||Warning: You may not want your children to read some topics in this section.
Testing for genital herpes
Genital herpes and the risks for the baby
How can my baby get neonatal herpes?
Signs and symptoms of neonatal herpes
Reducing the chances of the baby getting neonatal herpes
Vaginal birth and herpes
Deciding to have a Caesarean
Partner with genital herpes
Genital herpes is a viral infection that can produce sores on the genitals, buttocks or around the anus. Up to 25% of pregnant women, and / or their partners, have genital herpes. Genital herpes are similar to oral herpes (cold sores), except the strains of virus are normally different. Oral herpes is usually caused by 'herpes simplex virus 1' (or HSV1) and genital herpes is usually caused by 'herpes simplex virus 2' (or HSV2). Occasionally, they can 'cross over' and cause infections in the opposite parts of the body. (Cold sores are experienced by up to 75% of the general population.)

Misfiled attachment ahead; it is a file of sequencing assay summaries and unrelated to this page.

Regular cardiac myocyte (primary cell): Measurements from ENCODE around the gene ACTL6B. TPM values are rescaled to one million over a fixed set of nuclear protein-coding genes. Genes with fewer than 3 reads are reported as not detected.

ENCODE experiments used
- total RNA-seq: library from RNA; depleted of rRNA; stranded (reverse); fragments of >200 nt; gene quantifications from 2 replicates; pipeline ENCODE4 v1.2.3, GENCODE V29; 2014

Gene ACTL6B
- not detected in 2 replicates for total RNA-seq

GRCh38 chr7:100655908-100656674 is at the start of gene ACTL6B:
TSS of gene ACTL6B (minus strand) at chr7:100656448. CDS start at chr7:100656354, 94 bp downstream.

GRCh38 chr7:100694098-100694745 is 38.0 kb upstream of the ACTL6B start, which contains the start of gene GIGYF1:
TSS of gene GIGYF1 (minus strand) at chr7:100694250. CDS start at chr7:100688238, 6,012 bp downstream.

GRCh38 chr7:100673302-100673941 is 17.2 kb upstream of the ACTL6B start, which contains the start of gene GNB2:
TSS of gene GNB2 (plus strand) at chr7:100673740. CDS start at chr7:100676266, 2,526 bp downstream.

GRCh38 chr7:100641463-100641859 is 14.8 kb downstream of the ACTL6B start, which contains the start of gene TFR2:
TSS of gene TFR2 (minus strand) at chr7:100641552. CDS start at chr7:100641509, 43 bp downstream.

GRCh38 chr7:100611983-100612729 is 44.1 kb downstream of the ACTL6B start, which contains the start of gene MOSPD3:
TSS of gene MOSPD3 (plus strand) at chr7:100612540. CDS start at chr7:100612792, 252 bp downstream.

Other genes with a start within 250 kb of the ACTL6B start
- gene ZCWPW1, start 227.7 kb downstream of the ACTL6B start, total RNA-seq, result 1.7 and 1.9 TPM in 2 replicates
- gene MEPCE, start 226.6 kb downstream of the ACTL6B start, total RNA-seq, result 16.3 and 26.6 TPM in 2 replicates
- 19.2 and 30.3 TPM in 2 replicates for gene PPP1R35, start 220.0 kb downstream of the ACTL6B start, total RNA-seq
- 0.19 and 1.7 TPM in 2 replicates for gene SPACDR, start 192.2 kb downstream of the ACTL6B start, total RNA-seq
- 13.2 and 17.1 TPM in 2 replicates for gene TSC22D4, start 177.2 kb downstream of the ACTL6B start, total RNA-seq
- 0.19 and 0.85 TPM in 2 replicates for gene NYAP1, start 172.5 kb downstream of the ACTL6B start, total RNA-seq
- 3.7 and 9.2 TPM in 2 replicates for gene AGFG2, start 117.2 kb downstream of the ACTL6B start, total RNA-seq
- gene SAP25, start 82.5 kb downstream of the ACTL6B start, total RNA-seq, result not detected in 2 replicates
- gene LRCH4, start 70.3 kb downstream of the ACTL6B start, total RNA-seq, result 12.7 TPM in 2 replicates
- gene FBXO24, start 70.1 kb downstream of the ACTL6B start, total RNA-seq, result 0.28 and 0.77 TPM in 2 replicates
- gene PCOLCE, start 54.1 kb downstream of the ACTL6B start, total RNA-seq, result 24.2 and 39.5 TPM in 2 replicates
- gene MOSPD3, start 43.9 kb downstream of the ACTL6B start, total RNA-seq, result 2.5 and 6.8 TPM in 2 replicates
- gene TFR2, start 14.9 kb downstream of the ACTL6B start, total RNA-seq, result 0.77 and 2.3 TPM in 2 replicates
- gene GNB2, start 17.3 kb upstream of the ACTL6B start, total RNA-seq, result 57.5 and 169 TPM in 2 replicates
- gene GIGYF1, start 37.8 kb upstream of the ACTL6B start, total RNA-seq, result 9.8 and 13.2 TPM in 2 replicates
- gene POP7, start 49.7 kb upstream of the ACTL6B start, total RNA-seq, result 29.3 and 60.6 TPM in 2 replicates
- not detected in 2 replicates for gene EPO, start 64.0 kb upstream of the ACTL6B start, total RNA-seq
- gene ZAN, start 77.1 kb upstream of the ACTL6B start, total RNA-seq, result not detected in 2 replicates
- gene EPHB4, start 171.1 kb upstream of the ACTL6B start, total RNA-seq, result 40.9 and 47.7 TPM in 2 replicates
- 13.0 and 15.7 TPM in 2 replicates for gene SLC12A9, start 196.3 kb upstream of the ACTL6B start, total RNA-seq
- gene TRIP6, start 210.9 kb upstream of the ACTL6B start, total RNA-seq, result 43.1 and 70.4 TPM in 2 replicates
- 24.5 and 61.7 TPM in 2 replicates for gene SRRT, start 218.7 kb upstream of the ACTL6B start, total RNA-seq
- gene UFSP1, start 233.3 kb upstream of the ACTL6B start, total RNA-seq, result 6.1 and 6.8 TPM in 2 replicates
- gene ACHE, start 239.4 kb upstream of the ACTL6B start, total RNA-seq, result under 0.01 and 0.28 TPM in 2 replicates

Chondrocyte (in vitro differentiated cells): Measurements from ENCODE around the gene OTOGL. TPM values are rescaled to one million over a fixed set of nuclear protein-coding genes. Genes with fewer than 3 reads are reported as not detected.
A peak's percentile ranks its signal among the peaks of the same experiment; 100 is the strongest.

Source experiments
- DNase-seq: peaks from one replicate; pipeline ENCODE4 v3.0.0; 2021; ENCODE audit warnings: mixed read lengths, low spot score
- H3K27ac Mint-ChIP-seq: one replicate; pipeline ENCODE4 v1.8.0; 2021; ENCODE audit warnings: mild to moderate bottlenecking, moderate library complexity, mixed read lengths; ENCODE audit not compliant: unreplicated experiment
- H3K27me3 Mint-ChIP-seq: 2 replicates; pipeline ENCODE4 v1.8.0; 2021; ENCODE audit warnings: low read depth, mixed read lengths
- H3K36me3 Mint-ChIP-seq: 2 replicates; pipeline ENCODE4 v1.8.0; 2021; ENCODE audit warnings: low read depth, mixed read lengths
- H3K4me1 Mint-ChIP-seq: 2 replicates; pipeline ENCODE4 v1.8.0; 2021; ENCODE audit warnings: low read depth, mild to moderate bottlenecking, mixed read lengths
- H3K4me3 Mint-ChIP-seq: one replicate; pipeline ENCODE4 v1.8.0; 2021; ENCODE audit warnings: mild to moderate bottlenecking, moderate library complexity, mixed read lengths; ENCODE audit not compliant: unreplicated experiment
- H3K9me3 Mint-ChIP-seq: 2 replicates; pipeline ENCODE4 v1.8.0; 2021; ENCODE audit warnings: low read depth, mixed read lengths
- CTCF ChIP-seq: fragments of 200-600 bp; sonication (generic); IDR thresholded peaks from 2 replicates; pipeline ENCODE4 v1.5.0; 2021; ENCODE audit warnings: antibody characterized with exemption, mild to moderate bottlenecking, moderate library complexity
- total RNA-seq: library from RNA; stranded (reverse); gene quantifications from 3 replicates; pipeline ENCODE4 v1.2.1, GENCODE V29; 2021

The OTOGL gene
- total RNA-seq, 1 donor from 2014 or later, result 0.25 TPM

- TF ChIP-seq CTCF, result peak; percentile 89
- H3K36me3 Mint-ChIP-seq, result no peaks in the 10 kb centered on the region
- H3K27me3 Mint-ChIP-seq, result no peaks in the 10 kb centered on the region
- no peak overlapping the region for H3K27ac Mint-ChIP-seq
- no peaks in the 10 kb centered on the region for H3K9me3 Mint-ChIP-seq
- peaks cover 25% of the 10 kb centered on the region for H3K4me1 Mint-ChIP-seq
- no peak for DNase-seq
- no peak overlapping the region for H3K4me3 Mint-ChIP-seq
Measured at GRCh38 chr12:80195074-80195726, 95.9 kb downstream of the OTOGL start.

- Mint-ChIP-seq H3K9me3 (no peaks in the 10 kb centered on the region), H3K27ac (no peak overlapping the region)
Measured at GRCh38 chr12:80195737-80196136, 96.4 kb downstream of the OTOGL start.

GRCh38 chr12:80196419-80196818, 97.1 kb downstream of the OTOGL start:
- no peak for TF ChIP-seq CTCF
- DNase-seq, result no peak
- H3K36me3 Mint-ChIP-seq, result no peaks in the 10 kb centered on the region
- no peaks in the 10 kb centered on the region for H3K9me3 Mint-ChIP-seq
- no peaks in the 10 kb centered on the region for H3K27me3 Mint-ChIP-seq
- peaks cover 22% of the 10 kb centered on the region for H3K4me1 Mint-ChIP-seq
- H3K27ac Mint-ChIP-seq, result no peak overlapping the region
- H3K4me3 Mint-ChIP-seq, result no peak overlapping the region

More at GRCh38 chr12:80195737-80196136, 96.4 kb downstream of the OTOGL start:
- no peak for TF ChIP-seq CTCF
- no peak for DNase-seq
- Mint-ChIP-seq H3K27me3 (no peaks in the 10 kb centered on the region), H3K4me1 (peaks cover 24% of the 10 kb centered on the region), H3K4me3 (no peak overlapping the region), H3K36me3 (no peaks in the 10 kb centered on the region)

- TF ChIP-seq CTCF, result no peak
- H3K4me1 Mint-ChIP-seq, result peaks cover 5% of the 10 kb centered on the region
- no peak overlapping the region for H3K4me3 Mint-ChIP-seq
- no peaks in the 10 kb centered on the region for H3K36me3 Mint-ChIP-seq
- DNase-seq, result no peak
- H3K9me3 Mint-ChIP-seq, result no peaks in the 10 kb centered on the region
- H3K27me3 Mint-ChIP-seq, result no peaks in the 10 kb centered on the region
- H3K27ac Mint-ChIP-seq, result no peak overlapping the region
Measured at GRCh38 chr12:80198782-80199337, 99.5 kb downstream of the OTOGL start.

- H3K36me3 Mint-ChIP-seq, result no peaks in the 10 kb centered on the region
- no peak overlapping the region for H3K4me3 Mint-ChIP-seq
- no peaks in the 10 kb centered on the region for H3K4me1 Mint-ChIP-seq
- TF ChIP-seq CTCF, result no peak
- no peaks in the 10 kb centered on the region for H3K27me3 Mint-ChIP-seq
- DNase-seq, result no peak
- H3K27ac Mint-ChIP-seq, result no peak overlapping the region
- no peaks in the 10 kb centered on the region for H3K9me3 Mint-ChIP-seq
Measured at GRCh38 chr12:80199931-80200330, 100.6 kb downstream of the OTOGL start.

Infection by the genital herpes virus can happen through skin-to-skin contact with a herpes sore. This may be through sexual intercourse, oral sex or touching the genitals of a person in whom the virus is currently active (or when the person is experiencing a herpes outbreak). The virus does not affect a person's fertility and is not transmitted by sperm.
When first infected, the virus enters the person's body and travels down their nerves to the genital area and lies dormant. The virus can then 'reactivate' at some time, causing an outbreak of a sore, or sores, on the genitals. This may be as early as 2 to 20 days after being first infected, or as long as months, or years after first being in contact with it. Some people carry the herpes virus and never have an outbreak (or are unaware of ever having an outbreak).